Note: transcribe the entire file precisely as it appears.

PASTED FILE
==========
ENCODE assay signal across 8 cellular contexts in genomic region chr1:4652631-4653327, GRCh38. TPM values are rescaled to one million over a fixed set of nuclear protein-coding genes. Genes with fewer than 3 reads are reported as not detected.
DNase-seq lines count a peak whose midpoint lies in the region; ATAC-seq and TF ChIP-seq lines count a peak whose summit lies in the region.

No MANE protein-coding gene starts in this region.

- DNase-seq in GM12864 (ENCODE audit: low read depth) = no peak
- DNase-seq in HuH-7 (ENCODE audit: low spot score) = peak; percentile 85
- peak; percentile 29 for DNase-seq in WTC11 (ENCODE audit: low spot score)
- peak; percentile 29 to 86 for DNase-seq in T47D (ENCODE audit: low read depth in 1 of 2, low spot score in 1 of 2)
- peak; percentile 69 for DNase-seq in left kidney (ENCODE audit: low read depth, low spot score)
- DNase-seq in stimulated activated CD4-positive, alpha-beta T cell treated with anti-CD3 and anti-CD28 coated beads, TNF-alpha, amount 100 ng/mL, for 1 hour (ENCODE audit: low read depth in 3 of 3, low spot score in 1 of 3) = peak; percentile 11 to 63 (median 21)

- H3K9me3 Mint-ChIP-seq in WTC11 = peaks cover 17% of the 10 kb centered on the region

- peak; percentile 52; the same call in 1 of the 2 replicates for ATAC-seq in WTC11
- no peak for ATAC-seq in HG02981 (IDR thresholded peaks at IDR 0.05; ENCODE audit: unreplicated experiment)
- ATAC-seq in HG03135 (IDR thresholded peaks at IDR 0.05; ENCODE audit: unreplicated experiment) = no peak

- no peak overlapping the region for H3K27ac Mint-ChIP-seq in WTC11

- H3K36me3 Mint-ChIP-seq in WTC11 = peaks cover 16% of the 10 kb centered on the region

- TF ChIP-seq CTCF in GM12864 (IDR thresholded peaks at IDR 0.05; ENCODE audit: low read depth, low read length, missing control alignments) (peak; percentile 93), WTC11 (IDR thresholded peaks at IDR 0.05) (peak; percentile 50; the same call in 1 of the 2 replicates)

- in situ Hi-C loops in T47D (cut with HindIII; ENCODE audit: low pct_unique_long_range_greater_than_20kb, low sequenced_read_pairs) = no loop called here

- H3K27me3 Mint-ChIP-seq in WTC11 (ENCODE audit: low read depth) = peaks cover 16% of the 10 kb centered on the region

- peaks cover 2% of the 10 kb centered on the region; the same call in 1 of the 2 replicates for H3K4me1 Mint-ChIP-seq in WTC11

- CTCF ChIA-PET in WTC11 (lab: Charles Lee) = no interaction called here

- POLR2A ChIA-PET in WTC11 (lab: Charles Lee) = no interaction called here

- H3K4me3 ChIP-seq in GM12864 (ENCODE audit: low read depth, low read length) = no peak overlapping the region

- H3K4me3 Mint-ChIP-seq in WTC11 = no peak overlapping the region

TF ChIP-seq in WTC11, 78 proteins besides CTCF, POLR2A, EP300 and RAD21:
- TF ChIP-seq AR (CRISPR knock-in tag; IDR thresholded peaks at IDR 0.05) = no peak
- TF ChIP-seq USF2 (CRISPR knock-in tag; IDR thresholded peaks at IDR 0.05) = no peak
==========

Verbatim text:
ENCODE assay signal across 8 cellular contexts in genomic region chr1:4652631-4653327, GRCh38. TPM values are rescaled to one million over a fixed set of nuclear protein-coding genes. Genes with fewer than 3 reads are reported as not detected.
DNase-seq lines count a peak whose midpoint lies in the region; ATAC-seq and TF ChIP-seq lines count a peak whose summit lies in the region.

No MANE protein-coding gene starts in this region.

- DNase-seq in GM12864 (ENCODE audit: low read depth) = no peak
- DNase-seq in HuH-7 (ENCODE audit: low spot score) = peak; percentile 85
- peak; percentile 29 for DNase-seq in WTC11 (ENCODE audit: low spot score)
- peak; percentile 29 to 86 for DNase-seq in T47D (ENCODE audit: low read depth in 1 of 2, low spot score in 1 of 2)
- peak; percentile 69 for DNase-seq in left kidney (ENCODE audit: low read depth, low spot score)
- DNase-seq in stimulated activated CD4-positive, alpha-beta T cell treated with anti-CD3 and anti-CD28 coated beads, TNF-alpha, amount 100 ng/mL, for 1 hour (ENCODE audit: low read depth in 3 of 3, low spot score in 1 of 3) = peak; percentile 11 to 63 (median 21)

- H3K9me3 Mint-ChIP-seq in WTC11 = peaks cover 17% of the 10 kb centered on the region

- peak; percentile 52; the same call in 1 of the 2 replicates for ATAC-seq in WTC11
- no peak for ATAC-seq in HG02981 (IDR thresholded peaks at IDR 0.05; ENCODE audit: unreplicated experiment)
- ATAC-seq in HG03135 (IDR thresholded peaks at IDR 0.05; ENCODE audit: unreplicated experiment) = no peak

- no peak overlapping the region for H3K27ac Mint-ChIP-seq in WTC11

- H3K36me3 Mint-ChIP-seq in WTC11 = peaks cover 16% of the 10 kb centered on the region

- TF ChIP-seq CTCF in GM12864 (IDR thresholded peaks at IDR 0.05; ENCODE audit: low read depth, low read length, missing control alignments) (peak; percentile 93), WTC11 (IDR thresholded peaks at IDR 0.05) (peak; percentile 50; the same call in 1 of the 2 replicates)

- in situ Hi-C loops in T47D (cut with HindIII; ENCODE audit: low pct_unique_long_range_greater_than_20kb, low sequenced_read_pairs) = no loop called here

- H3K27me3 Mint-ChIP-seq in WTC11 (ENCODE audit: low read depth) = peaks cover 16% of the 10 kb centered on the region

- peaks cover 2% of the 10 kb centered on the region; the same call in 1 of the 2 replicates for H3K4me1 Mint-ChIP-seq in WTC11

- CTCF ChIA-PET in WTC11 (lab: Charles Lee) = no interaction called here

- POLR2A ChIA-PET in WTC11 (lab: Charles Lee) = no interaction called here

- H3K4me3 ChIP-seq in GM12864 (ENCODE audit: low read depth, low read length) = no peak overlapping the region

- H3K4me3 Mint-ChIP-seq in WTC11 = no peak overlapping the region

TF ChIP-seq in WTC11, 78 proteins besides CTCF, POLR2A, EP300 and RAD21:
- TF ChIP-seq AR (CRISPR knock-in tag; IDR thresholded peaks at IDR 0.05) = no peak
- TF ChIP-seq USF2 (CRISPR knock-in tag; IDR thresholded peaks at IDR 0.05) = no peak